Paul Van Doren and his partners retired when venture investment firm McCown De Leeuw & Co. bought the company in 1998 and took the brand public in 1991. Throughout the 90s, it was impossible to ignore the stamp of Vans’ presence in not only skateboarding happenings but also their wider involvement in the music scene when they launched the Vans Warped Tour in 1995.
Not one to be limited to just skateboarding and music, Vans introduced the Vans Snowboard Boot line in the 1990s.
By 2004, Vans had grown as a company to $300 million dollars from $60 million. They were also sold to VF Corp who guaranteed Vans executives that the brand would continue to operate on its own. The goal? To take Vans global!
Instead of just producing shoes, Vans moved to the ‘four pillars’: art, music, action sports and street culture. Within no time at all, Vans could be found in action sports and via association with athletes, musicians and worldwide events. As a brand, they extended outwards to the realms of snow sports, surfing, wakeboarding, freestyle motocross and BMX. They also embraced their Californian surfing roots by hosting the Vans Triple Crown of Surfing in Hawaii and the U.S. Open of Surfing in Huntington Beach.
They also found a successful expansion through collaborations….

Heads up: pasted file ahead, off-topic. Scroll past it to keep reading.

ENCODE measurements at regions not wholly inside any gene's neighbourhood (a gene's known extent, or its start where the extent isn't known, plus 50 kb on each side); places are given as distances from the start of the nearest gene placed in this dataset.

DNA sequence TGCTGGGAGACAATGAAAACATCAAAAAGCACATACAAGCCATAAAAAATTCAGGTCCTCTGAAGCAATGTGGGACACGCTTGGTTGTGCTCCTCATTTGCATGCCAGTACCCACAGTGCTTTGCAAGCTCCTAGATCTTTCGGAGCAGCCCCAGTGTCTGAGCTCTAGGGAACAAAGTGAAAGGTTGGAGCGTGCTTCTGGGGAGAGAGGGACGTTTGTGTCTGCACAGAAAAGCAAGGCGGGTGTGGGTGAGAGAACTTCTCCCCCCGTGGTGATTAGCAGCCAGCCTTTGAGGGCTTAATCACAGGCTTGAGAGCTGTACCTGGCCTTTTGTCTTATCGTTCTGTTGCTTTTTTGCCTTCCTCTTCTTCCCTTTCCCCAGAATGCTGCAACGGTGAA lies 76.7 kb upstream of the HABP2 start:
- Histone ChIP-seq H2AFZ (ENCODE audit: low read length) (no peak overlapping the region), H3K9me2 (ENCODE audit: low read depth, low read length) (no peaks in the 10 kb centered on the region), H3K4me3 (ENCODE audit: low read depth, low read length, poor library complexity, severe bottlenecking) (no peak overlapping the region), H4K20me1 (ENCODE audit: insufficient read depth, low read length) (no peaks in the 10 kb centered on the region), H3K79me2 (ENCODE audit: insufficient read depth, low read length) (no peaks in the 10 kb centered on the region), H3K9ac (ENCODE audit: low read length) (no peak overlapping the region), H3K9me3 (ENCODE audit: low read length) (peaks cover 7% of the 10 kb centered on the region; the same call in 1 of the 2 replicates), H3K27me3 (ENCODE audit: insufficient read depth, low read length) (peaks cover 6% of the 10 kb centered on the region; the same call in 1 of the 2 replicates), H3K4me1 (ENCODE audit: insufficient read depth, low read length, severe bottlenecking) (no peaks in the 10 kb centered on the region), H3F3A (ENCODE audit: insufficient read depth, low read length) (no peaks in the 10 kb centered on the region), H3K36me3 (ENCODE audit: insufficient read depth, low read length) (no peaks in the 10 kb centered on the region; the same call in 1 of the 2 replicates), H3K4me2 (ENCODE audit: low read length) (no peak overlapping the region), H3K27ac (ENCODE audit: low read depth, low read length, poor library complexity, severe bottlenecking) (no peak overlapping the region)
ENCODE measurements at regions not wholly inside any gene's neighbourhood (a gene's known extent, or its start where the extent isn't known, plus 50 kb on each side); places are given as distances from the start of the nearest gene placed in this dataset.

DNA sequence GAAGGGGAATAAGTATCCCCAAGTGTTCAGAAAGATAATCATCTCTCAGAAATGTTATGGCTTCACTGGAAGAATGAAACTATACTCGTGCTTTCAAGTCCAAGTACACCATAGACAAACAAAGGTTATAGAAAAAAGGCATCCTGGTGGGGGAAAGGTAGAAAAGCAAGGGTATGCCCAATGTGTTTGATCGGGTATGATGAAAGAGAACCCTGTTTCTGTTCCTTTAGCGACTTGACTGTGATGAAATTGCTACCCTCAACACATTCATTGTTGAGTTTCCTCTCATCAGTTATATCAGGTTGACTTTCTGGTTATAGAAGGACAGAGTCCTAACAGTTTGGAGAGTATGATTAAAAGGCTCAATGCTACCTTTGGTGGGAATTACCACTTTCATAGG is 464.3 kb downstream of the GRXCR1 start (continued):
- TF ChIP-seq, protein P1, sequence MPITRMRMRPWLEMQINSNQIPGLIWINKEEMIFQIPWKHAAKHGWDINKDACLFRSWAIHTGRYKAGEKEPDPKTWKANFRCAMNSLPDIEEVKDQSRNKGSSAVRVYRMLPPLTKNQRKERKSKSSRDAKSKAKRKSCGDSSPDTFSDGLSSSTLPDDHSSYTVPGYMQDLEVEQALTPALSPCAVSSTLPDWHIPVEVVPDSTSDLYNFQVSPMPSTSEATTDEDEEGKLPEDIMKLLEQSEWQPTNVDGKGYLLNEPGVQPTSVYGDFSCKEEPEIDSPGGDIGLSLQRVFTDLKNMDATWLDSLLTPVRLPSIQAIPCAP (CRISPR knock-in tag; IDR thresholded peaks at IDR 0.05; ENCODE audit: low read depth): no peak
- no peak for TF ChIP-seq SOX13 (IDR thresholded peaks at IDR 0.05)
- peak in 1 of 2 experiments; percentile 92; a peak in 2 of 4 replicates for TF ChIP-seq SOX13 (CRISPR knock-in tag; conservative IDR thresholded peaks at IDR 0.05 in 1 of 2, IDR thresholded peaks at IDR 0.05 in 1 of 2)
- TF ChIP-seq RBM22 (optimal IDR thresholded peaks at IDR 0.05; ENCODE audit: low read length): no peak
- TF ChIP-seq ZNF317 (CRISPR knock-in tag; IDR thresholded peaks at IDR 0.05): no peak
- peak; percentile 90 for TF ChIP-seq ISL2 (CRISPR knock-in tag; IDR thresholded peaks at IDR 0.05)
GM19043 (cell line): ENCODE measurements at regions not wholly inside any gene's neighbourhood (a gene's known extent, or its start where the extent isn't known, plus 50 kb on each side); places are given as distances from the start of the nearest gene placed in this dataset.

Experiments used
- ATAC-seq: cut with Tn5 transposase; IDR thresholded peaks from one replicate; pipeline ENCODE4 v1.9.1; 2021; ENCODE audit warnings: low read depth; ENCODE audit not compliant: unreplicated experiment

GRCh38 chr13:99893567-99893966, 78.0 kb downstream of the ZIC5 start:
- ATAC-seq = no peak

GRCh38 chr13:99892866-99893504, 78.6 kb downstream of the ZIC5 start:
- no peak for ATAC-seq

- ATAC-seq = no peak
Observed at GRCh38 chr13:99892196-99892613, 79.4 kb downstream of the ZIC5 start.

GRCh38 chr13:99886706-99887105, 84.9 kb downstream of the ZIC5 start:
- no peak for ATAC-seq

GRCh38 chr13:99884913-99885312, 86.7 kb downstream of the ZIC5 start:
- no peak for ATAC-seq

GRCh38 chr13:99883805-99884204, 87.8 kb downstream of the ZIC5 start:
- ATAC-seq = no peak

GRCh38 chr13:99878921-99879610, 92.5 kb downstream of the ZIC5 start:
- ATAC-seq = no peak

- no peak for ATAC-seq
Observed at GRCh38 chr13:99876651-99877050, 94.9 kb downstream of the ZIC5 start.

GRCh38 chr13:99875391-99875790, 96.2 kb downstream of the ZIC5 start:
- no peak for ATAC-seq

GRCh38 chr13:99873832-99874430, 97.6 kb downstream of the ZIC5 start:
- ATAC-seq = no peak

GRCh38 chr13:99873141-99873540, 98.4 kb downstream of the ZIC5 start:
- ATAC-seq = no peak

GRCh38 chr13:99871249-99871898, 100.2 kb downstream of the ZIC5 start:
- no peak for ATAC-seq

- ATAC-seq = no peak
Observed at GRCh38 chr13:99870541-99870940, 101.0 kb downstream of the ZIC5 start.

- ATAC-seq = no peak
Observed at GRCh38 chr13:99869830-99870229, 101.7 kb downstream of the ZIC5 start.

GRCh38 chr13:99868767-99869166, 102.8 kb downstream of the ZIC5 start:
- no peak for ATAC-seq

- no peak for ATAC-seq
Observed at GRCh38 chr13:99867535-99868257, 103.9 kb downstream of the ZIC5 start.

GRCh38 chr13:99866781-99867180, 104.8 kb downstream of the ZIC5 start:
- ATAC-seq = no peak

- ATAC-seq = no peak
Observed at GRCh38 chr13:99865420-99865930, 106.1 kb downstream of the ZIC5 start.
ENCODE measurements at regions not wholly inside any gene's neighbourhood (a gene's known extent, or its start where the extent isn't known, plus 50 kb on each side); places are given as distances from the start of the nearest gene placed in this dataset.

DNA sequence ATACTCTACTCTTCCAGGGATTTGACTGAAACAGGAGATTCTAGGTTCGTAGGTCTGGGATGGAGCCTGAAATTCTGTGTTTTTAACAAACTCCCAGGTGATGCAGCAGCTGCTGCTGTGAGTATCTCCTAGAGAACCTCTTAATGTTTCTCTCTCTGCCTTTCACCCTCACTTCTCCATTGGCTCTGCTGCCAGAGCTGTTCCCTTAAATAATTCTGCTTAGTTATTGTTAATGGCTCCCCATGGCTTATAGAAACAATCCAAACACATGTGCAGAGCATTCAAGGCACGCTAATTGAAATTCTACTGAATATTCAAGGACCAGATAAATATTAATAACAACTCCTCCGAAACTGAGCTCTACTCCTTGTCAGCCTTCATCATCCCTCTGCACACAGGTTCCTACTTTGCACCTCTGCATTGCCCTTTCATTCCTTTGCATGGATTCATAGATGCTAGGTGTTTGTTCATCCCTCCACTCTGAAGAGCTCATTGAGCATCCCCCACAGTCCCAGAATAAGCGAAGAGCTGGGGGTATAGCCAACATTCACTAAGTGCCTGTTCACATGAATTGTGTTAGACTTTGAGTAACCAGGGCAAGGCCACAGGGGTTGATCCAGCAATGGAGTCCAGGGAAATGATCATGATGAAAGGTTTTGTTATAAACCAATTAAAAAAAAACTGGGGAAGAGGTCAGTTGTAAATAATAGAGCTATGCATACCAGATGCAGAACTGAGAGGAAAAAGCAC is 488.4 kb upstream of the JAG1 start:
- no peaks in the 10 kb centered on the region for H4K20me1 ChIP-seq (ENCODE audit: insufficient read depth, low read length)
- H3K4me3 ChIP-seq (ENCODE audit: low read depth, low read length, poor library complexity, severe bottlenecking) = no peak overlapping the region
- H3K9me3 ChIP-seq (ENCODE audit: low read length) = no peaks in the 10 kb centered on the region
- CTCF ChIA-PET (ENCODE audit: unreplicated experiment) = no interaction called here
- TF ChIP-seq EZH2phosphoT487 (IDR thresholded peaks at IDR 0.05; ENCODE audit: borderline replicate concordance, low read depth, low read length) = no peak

Collabs and going viral
Today, Vans sees itself collaborating with the likes of Disney and Star Wars in order to update and enhance the classic formula, but never lose their true roots. They also moved onto experiences, opening House of Vans in New York and London. Plus, who could have missed that 30-second video with a white pair of Vans that went viral? If the last 50 years have shown us anything, it’s that Vans are not only a retailer but a nationally-recognised brand that has successfully solidified itself in the worlds of streetwear, skateboarding and beyond.
And so, the Vans logo represents not only their affiliation with the skating world but also represents a unique style, culture and passion. This is a brand that crosses generations as well as genres, whether that is through cruising on a skateboard in 1977 to simply stepping out onto today’s streets in style. Since its birth in 1966, Vans has inspired skateboarders, snowboarders, musicians, artists and anyone who has that creative ‘jazz stripe’ streak.
Whatever pair of shoes or raglan tee you reach for, the Vans logo reflects a desire to live for the moment, to think outside the box and to live life a little on the edge, but always off the wall.